Plant Transport - Transport in Angiosperms Objectives 9.2.1...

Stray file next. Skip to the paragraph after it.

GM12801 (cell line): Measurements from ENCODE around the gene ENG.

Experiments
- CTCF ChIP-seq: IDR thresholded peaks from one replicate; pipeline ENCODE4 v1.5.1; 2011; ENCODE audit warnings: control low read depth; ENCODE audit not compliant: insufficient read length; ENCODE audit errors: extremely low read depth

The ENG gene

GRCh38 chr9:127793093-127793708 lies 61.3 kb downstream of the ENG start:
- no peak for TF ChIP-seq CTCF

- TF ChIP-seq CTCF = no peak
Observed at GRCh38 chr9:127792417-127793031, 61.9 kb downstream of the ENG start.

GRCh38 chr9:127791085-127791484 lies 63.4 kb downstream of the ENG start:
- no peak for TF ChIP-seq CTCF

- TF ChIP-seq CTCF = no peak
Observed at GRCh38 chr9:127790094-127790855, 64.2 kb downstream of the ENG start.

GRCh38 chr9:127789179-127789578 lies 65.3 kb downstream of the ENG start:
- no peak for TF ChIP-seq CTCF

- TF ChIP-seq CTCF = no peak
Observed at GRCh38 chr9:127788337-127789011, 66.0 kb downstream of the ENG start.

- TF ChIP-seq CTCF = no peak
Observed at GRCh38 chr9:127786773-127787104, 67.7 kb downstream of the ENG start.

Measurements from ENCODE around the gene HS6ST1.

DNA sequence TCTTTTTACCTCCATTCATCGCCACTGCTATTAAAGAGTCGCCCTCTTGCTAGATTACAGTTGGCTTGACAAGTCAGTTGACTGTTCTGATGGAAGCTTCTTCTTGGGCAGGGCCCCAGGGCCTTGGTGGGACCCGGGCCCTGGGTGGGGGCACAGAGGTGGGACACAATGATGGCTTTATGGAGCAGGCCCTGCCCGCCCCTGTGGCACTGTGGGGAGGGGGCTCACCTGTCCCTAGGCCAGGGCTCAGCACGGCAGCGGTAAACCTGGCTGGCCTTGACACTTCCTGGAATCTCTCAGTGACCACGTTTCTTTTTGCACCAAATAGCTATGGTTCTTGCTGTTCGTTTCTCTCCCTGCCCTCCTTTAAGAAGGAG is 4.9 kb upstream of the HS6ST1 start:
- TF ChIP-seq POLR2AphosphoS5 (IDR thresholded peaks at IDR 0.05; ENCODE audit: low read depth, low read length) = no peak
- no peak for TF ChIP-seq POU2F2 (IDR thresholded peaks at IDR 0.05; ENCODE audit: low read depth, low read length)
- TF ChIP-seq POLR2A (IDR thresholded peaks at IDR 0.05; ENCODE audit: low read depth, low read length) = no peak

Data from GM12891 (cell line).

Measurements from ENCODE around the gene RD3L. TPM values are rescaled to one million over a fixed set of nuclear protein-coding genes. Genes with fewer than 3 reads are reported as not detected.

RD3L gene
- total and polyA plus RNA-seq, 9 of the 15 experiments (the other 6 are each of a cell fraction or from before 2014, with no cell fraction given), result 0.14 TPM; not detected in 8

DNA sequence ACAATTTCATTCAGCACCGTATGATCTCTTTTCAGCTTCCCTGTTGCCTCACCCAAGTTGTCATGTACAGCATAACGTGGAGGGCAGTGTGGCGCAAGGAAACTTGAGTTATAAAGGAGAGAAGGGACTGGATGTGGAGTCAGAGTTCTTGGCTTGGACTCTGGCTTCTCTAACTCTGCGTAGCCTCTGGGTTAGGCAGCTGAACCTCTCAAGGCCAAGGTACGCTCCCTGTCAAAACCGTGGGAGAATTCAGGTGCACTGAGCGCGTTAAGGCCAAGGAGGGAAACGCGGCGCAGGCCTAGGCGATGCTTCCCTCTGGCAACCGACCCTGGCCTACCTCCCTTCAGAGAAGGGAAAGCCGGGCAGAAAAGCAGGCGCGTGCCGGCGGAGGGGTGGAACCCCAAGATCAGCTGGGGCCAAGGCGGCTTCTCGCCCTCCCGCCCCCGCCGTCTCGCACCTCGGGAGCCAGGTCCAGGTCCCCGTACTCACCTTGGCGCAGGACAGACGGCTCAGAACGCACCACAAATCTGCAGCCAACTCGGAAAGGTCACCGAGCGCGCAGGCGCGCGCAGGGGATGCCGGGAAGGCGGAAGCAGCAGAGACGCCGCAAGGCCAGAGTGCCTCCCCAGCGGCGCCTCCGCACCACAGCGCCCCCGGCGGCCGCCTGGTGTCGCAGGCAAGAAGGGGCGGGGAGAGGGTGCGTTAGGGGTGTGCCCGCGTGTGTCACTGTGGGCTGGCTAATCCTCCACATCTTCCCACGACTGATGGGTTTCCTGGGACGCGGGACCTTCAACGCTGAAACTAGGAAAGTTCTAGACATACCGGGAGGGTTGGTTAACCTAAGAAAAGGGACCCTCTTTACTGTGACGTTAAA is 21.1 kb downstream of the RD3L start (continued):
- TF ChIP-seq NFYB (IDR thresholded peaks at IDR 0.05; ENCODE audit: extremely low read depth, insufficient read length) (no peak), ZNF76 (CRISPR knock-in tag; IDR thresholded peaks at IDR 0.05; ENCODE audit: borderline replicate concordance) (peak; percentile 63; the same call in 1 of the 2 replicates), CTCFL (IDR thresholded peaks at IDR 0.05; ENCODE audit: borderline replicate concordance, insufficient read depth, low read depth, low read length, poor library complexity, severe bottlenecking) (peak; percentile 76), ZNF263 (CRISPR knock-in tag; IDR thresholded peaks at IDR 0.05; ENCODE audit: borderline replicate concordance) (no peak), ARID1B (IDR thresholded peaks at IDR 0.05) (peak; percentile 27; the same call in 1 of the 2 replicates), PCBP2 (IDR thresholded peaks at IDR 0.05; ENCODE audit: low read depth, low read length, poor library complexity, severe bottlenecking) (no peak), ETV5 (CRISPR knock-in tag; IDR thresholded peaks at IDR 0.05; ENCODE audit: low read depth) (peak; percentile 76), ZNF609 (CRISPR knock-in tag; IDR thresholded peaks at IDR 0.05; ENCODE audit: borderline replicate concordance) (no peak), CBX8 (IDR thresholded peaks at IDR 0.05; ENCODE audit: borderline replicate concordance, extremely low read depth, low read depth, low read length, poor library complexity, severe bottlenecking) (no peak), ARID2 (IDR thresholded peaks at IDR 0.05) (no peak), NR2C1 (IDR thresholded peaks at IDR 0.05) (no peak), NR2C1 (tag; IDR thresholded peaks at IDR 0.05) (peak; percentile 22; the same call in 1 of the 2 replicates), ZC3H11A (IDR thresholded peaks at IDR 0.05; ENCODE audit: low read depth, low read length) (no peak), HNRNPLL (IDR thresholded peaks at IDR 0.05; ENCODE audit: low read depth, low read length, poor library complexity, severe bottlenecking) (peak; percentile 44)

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Unformatted text preview: Transport in Angiosperms Objectives 9.2.1 – Outline how the root system provides a large surface area for mineral ion and water uptake by means of branching and root hairs. 9.2.2 – List ways in which mineral ions in the soil move to the root. 9.2.3 – Explain the process of mineral ion absorption from the soil into roots by active transport. 9.2.4 – State that terrestrial plants support themselves by means of thickened cellulose, cell turgor, and lignified xylem. Root system’ s large surface area Roots provide a large sruface area for uptake of water and nutrients. Thousands of root hairs on each root. Dozens of lateral roots. Mycorrhizae (mutualistic fungi) grow out into soil. Root hairs Outline how the root system provides a large surface area for mineral ion and water uptake by means of branching and root hairs. Movement of minerals to the root How do minerals reach the roots? Mass flow of the water in the soil. The roots intercept ions as they pass by. List ways in which mineral ions in the soil move to the root. Movement of minerals to the root How do minerals reach the roots? Diffusion in the soil water. Roots intercept ions pulled toward them as a result of concentration gradients. By absorbing specific nutrients nearby, roots create gradients. Roots also discharge H+ that can release other cations from soil parList ways in which ticles into the soil solution. mineral ions in the soil move to the root. Movement of minerals to the root How do minerals reach the roots? Through mycorrhizae – mutualistic associations between plant roots and fungi that grow into the soil. Mycorrhizal fungi absorb micronutrients (P & Zn) more efficiently than roots. Fungi get food in return. Acid rain kills these List ways in fungi, possibly which mineral leading to the ions in the soil death of the plant. move to the root. Mineral absorption by roots Mineral ions are absorbed from the soil into roots passively and by active transport. Apoplast – non-living route of transport through cell walls Symplast – transport route through the living cytoplasm Explain the Explain the process of mineral ion absorption from the soil into roots by active transport. Mineral absorption by roots Apoplastic movement (passive): Hydrophilic cellulose in the cell walls of the epidermis (root hairs are epidermal cells) absorb water and the minerals dissolved in it. Minerals & water move from one cell wall to Explain the process another. of mineral ionBut the Casparian strip forces a detour into the absorption cytoplasm. from the soil into roots by active transport. (water insoluble material blocks flow through cell wall.) Mineral absorption by roots Symplastic movement: Minerals enter the cytoplasm through membrane channel proteins by diffusion in some cases but in most cases by active transport (chemiosmosis). Explain the process of mineral ion absorption from the soil into roots by active transport. 1. ATP-driven pump sends H+ outside. 2. H+ may attract an anion. 3 Then H+ may return with an anion through channel prote 4. Or H+ can displace soil cation 5. Cation enters cell through a different channel protein. The process concentrates par ticular ions within the cell. Mineral absorption by roots Symplastic movement: Once within a cell’ s cytoplasm, minerals move to adjacent cells by diffusion, passing from one cell to another through plasmodesmata – tunnels in the cell walls. Explain the process of mineral ion absorption from the soil into roots by active transport. Terrestrial plant support Terrestrial plants support themselves by means of thickened cellulose, cell turgor, and lignified xylem. The plant cell wall contains cellulose + other materials. Primary cell wall – supports the cell but little more. State that terrestrial plants support themselves by means of thickened cellulose, cell turgor, and lignified xylem. Terrestrial plant support Terrestrial plants support themselves by means of thickened cellulose, cell turgor, and lignified xylem. The plant cell wall contains cellulose + other materials. Secondary cell wall – additional cellulose and lignin give extra support. Left to right: more lignin around cells. Cellulose fibers of 2o wall alternate Lignin makes nuts hard to crack. State that terrestrial plants support themselves by means of thickened cellulose, cell turgor, and lignified xylem. Terrestrial plant support Terrestrial plants support themselves by means of thickened cellulose, cell turgor, and lignified xylem. Cell turgor: water pressure from within the cell will push against the cell wall (like air pressure within a balloon will push against the plastic “ wall” ). A plant without State that terrestrial plants turgor is wilted. support themselves by means of thickened cellulose, cell turgor, and lignified xylem. Terrestrial plant support Terrestrial plants support themselves by means of thickened cellulose, cell turgor, and lignified xylem. Xylem is composed of tubular cells that carry water from roots to leaves. Most of a tree trunk is xylem. Xylem walls contain lignin for support. Xylem vessels State that terrestrial plants support themselves by means of thickened cellulose, cell turgor, and lignified xylem. Transport in Angiosperms Objectives 9.2.5 – Define transpiration. 9.2.6 – Explain how water is carried by the transpiration stream, including the structure of xylem vessels, transpiration pull, cohesion, adhesion, evaporation. and 9.2.7 – State that guard cells can regulate transpiration by opening and closing stomata. 9.2.8 – State that the plant hormone abscisic acid causes the closing of stomata. Transpiration Transpiration is the loss of water Ψ Ψ == -10.0 -10.0 to to -100.0 MPa MPa stems vapor from the leaves-100.0 and of plants. Evaporation & photosynthesis take water from the leaf. Ψ = -1.0 MPa Ψ = -1.0 MPa Xylem sap replaces the lost water in the leaf. Soil water replenishes the xylem sap. Bulk flow of water occurs due Ψ -0.6 Ψ ==water -0.6 MPa MPa potential to differences in (ψ – a lower number means Ψ Ψ == -0.1 -0.1 MPa MPa less water is present). Define transpiration Transpiration stream Water moves from cell to cell due to changes in water potential (ψ), from less Leaf negative to more negative. ψ = -0.5 ψ = -0.3 ψ = -0.2 ψ = -0.1 Root Explain how water is carried by the ψ (outside air) = = transpiration stream, including the structure ψ (outside air) -10 -10 of xylem vessels, transpiration pull, ψ ψ (leaf (leaf air air space) space) = = -cohesion, adhesion, and evaporation. 7 7 ψ ψ (leaf (leaf cell cell wall) wall) = = -- Transpiration stream Water moves from the root to the leaf as sap through xylem tissue that is composed of nonliving tubular cells. Xylem vessels have lateral pits and perforations at top and bottom. Explain how water is carried by the transpiration stream, including the structure of xylem vessels, transpiration pull, cohesion, Diameter of xylem vessel = 50 – 100 μm, adhesion, and evaporation. the size of capillary tubes. Transpiration stream Water moves in the transpiration stream by transpirational pull aided by cohesion, adhesion, and evaporation. Evaporation* removes water from the leaf as a result of the lower ψ in the air compared to Explain how the leaf. water is carried by the transpiration stream, including the structure of xylem vessels, transpiration pull, cohesion, adhesion, and evaporation. *Definition? Transpiration stream Water moves in the transpiration stream by transpirational pull aided by cohesion, adhesion, and evaporation. Cohesion is the attractive force that one water mole- cule has for another (due to hydrogen bonding). Water pulled Explain how water is carried by the up the narrowtranspiration stream, including the tube structure of xylem vessels, transpiration pull, cohesion, adhesion, and evaporation. Cohesion lets the insect walk on water. Transpiration stream Water moves in the transpiration stream by transpirational pull aided by cohesion, adhesion, and evaporation. Height of Adhesion is the attractive force that one water water depends mole- cule has for another substance – such on tube as hydrophilic cellulose – (also due to diameter. hydrogen bonding). Xylem walls are cellulose and adhere water. Explain how water is carried by the transpiration stream, including the structure of xylem vessels, transpiration pull, cohesion, adhesion, and evaporation. Transpiration stream So transpirational pull is the movement of water up a plant against gravity aided by the attractive forces on water molecules and resulting from the evaporation of water vapor from the leaves and stems. The tallest trees, Coast Redwoods in northern California, (Sequoia sempervirens) can be nearly 380’ ). Explain how water is carried by the transpiration stream, including the structure of xylem vessels, transpiration pull, cohesion, adhesion, and evaporation. Stomatal regulation Stoma (pl. stomata) : an opening in the epidermis through which H2O, CO2 and O2 may pass – control of transpiration. Note thickened inner wall – causes unequal swelling. Stomatal regulation Guard cells can regulate transpiration by opening and closing stomata. HO Chemiosmosis again: H+ pump sets up an electochemical im-balance; K+ & Cl- enter cell then water follows by osmosis. Cells swell, and stoma is opened. 2 H2O Lack of water causes stoma to close. State that guard cells can regulate transpiration by opening and closing stomata. Remember: H+ pumps use ATP. Stomatal regulation Water shortage, low light, low CO2, insufficient K+, and increased production of the plant hormone abscisic acid (ABA) cause stomata to close. Water shortage leads to increased production of ABA, which inhibits the potassium pump and hinders production of osmotic pressure, causing stomata to close. state that the plant hormone abscisic acid causes the closing of stomata. Quite an elaborate system of feedback con Transport in Angiosperms Objectives 9.2.9 – Explain how the abiotic factors light, temperature, wind, and humidity affect the rate of transpiration in a typical terrestrial plant. 9.2.10 – Outline four adaptations of xerophytes that help to reduce transpiration. 9.2.11 – Outline the role of phloem in active translocation of sugars (sucrose) and amino acids from source (photosynthetic tissue and storage organs) to sink (fruits, seeds, roots). Stomatal regulation The abiotic factors light, temperature, wind, and humidity affect the rate of transpiration in typical terrestrial plants. Guard cells swell or collapse due to water pressure, so the above factors must influence water potential – ψ. Guard cells photosynthesize; sugar reduces ψ, and water enters cells, causing them to open - more light and more Explain how the abiotic CO2 temperature, lead to factors light, wind, and humidity affect more sugar. the rate of transpiration in a typical terrestrial plant. Stomatal regulation High temperature & low humidity ψ = -10.0 to reduce the water potential (ψ)-100.0 MPa of the air. They increase evaporation from the leaf, increasing transpirational pull. Evaporation Explain how the abiotic factors light, temperature, wind, and humidity affect the rate of transpiration in a typical terrestrial plant. Stomatal regulation High wind increases evaporation from leaves. It removes a blanket of stagnant humid air that norm- ally surrounds a leaf and slows transpiration. Orange balls represent water molecules. Explain how the abiotic factors light, temperature, wind, and Leaf Leaf epidermis epidermis humidity affect the rate of transpiration in a typical terrestrial plant. Boundary Boundary layer layer of of leaf leaf Adaptations of xerophytes Xerophytes have adapted to reduce transpiration. Xerophytes - plants adapted to arid climates. Small, thick leaves or spines reduce leaf surface area, so less evaporation. Outline four adaptations of xerophytes that help to reduce transpiration Adaptations of xerophytes Xerophytes - plants adapted to arid climates. A thick cuticle reduces evaporation, gives leaves a leathery consistency. Outline four adaptations of xerophytes that help to reduce transpiration Adaptations of xerophytes Xerophytes - plants adapted to arid climates. Stomata are concentrated on lower (shady) leaf surfaces, or in depressions ("crypts") that shelter them from wind. Trichomes ("hairs") minimize transpiration by breaking up the flow of air, keeping humidity high in the crypt. Marram grass: rolled leaves, leaf hairs, sunken stomata make it resistant to the dry conditions of sand-dunes. Outline four adaptations of xerophytes that help to reduce transpiration Adaptations of xerophytes Xerophytes - plants adapted to arid climates. CAM* plants open stomata at night when humidity is higher and store CO2 in organic acids, then they release the CO2 during the day for photosynthesis. Examples: pineapple & cacti Outline four adaptations of xerophytes that help to reduce transpiration *Crassulacean acid metabolism Role of phloem Phloem is a vascular tissue that translocates its sap from sugar sources to sugar sinks. Phloem sap contains sucrose and amino acids . Sources include photosynthetic tissues and storage organs. Sinks include fruits, seeds, roots. Outline the role of phloem in active translocation of sugars (sucrose) and amino acids from source (photosynthetic tissue and storage organs) to sink (fruits, seeds, roots). Role of phloem Phloem is made of living cells called sieve tube members and companion cells. (Recall: xylem cells are dead.) Sieve tube members are stacked to form tubes called sieve tubes with porous sieve plates between the cells for movement of sugars. Companion cells lie Outline the role of phloem in active translocation of sugars (sucrose) and along each sieve tube acids from source member and help in amino (photosynthetic tissue and storage loading sugar into theorgans) to sink (fruits, seeds, roots). sieve tube . Role of phloem Active translocation of sugars from source to sink in phloem 1) Sugars are actively transported from source cells into sieve tube elements. 2) Because of the high sugar concentration in the phloem, water diffuses into the sieve tube elements, raising the water pressure. Outline the role of phloem in active translocation of sugars (sucrose) and amino acids from source (photosynthetic tissue and storage organs) to sink (fruits, seeds, roots). Role of phloem Active translocation of sugars from source to sink in phloem 3) Pressure causes the sap – sugar water – to flow through the phloem 4) Sugars are transported out of the phloem into sink cells; water diffuses into the xylem, reducing the water pressure in the phloem. Outline the role of phloem in active translocation of sugars (sucrose) and amino acids from source (photosynthetic tissue and storage organs) to sink (fruits, seeds, roots). Role of phloem Active translocation of sugars from source to sink in phloem An H+ / sucrose pump (using ATP) drives the translocation of sucrose, moving the sugar into and out of the phloem. (another example of chemiosmosis) Outline the role of phloem in active translocation of sugars (sucrose) and amino acids from source (photosynthetic tissue and storage organs) to sink (fruits, seeds, roots). Role of phloem Active translocation of amino acids from source to sink Predominately glutamic acid, glutamine, aspartic acid, and asparagine. Outline the role of phloem in active translocation of sugars (sucrose) and amino acids from source (photosynthetic tissue and storage organs) to sink (fruits, seeds, roots). Sources and sinks Review: water flows in a plant due to differences in water potential. Positive pressure pushes, as in the phloem. Negative pressure pulls, as in the xylem. ...